nauru

This week Nauru scrapped a treaty with Australia’s High Court — historically the highest court after Nauru’s Supreme Court — and now has no court of appeal. This is bad news for the Nauruan government’s political opponents, as well the asylum seekers still on the island left without an independent court to hear appeals.

This raises the question: why does Nauru keep making decisions that help the Australian government out? We’ve previously kept tabs on the costs of maintaining the detention centres on Manus and Nauru, and considered why it suits Australia to keep certain countries poor and dependent. In the case of Nauru in particular, that’s only the beginning of it.

Economy

Like so many tiny nations with resources — in this case dense reserves of phosphate — Nauru has been tossed from one colonial power to another. It was annexed by Germany in the late 19th century, then seized by Australia during World War I and finally — after a period under Japanese occupation during World War II — granted independence in 1968. By this time, thanks to colonial exploitation, two thirds of the phosphate was already gone, and Australia, Britain and New Zealand forced Nauru to borrow money against its future earnings from mining so that it could buy out its shares in the mining company jointly owned by the group.

Nevertheless, post-independence Nauru was, for a time, an amazingly well-off country; its phosphate exports made its citizens some of the wealthiest per capita in the world. As those resources were depleted, the government used its mining revenue for a series of devastatingly bad investments, including prime banknotes and Leonardo the Musical (consider that, an economy that can be crippled by investing in a shitty play).

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These investments whittled down Nauru’s national trust from over a billion dollars to just over $100 million in only a decade. The exploitation of their one resource left Nauru largely uninhabitable; a fertile ring around now jagged, distended and barren coral peaks, no good for farming or tourism.

This has left Nauru a country that completely relies on other countries to survive. In service of this, it takes some interesting international stances, often, oddly enough, just before or after an influx of money. They recognised the republics of Abkhazia and South Ossetia after Russia scooped them out of Georgia, and promptly received $50 million for their troubles. They got another $130 million from China for ditching their recognition of Taiwan in 2002 and three years later flipped back, and now receives ongoing aid from Taiwan.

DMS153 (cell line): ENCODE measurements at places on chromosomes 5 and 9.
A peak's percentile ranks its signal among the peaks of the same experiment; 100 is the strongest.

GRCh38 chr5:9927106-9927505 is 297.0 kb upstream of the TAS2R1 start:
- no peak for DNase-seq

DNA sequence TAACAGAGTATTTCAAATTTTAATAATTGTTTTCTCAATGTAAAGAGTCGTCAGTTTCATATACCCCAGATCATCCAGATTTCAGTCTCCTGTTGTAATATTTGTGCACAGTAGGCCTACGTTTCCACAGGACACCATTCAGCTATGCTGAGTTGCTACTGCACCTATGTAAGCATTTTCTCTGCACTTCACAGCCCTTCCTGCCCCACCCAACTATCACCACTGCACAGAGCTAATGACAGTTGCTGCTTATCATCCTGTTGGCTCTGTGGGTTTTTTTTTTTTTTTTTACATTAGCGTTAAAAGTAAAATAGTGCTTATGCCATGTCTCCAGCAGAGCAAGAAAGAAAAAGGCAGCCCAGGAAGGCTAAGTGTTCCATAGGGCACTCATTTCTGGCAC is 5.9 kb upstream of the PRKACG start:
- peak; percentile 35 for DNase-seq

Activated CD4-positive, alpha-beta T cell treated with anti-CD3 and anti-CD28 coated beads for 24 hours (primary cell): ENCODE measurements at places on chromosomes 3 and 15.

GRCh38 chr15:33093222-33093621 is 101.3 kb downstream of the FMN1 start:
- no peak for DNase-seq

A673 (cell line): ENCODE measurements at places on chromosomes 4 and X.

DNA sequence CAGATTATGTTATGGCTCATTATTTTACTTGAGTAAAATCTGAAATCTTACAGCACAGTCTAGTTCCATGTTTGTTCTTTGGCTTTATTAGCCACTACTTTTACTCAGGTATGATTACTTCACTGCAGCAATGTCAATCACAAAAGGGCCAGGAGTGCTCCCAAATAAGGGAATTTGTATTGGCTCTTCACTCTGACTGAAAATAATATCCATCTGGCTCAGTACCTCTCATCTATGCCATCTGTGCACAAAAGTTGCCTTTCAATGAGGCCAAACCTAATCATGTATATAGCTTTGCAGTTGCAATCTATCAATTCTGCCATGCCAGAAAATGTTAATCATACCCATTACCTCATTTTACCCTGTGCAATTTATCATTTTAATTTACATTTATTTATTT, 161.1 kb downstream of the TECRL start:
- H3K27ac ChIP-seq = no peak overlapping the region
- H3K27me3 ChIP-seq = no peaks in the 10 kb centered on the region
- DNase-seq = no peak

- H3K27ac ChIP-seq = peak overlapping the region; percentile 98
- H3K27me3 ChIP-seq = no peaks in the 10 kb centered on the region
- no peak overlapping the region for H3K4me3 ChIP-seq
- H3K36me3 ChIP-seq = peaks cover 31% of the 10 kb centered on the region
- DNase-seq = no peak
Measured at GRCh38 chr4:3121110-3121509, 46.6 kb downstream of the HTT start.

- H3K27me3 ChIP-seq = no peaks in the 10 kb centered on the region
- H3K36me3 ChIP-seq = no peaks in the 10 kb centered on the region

In the late 1990s, with the money drying up and the phosphate almost gone, Nauru became a tax haven and a destination for illegal money, reportedly laundering US$70 billion in Russian crime money in the 1998 alone. It was whacked with sanctions for its trouble. 

Then, in 2001, the boon of offshore processing presented itself — employment, and a fivefold increase in Australian aid followed.  Since the re-establishment of the camps in 2012, Australia is now comfortably Nauru’s biggest source of support, and housing Australia’s unwanted asylum seekers is also a major provider of employment for the island. Nauru’s currency is the Australian dollar. 

Health

Australia has provided $25.7 million dedicated to improving health in Nauru since 2009. In 2017/18, Australian aid accounts for $3.3 million of Nauru’s health budget.

Infrastructure

In addition to money — of which Australia has provided $61 million since 2009 — Australia can use its greater clout in other ways. In October of last year, the government of Nauru thanked Australia for the role it played in helping Nauru get approval from the United Nations’ Green Climate Fund to upgrade the country’s port.

Education

The Nauru teacher education project is run through the University of New England and is funded by Department of Foreign Affairs and Trade, with the Nauruan government and New Zealand Aid. It also has a University of South Pacific campus.

Defence

Australia is responsible for Nauru’s defence. It has no armed forces, only a small civilian-run police force. The agreement with Nauru over their defences is informal. 

So, next time you wonder why Nauru so consistently does the Australian government’s bidding — like, say, increasing the cost of a journalist visa to $8000 and then refusing all but applicants who are on board with offshore detention, or remove a court of appeal relied upon by asylum seekers — remember that Nauru simply could not function if Australia decided to shut those funds off.

As a Crikey subscriber and someone who began working as a journalist in 1957, I am passionate about the importance of independent media like Crikey. I met a lot of Australians from many walks of life during my career and did my best to share their stories honestly and fairly with their fellow citizens.

And I never forgot how important it is to hold politicians to account. Crikey does that – something that is more important now than ever before in Australia.

Liz
North Stradbroke Island, QLD

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